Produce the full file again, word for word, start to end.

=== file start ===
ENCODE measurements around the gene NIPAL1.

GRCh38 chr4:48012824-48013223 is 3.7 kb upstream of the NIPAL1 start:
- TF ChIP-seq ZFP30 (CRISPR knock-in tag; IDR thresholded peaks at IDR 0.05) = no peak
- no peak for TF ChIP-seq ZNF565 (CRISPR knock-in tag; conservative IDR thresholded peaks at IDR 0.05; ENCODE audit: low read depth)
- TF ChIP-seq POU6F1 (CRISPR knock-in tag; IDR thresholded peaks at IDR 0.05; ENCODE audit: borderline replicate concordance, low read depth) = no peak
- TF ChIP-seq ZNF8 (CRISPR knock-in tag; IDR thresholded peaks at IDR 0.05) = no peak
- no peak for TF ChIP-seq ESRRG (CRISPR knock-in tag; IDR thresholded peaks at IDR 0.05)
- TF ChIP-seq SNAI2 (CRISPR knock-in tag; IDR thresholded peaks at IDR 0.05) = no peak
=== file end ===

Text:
ENCODE measurements around the gene NIPAL1.

GRCh38 chr4:48012824-48013223 is 3.7 kb upstream of the NIPAL1 start:
- TF ChIP-seq ZFP30 (CRISPR knock-in tag; IDR thresholded peaks at IDR 0.05) = no peak
- no peak for TF ChIP-seq ZNF565 (CRISPR knock-in tag; conservative IDR thresholded peaks at IDR 0.05; ENCODE audit: low read depth)
- TF ChIP-seq POU6F1 (CRISPR knock-in tag; IDR thresholded peaks at IDR 0.05; ENCODE audit: borderline replicate concordance, low read depth) = no peak
- TF ChIP-seq ZNF8 (CRISPR knock-in tag; IDR thresholded peaks at IDR 0.05) = no peak
- no peak for TF ChIP-seq ESRRG (CRISPR knock-in tag; IDR thresholded peaks at IDR 0.05)
- TF ChIP-seq SNAI2 (CRISPR knock-in tag; IDR thresholded peaks at IDR 0.05) = no peak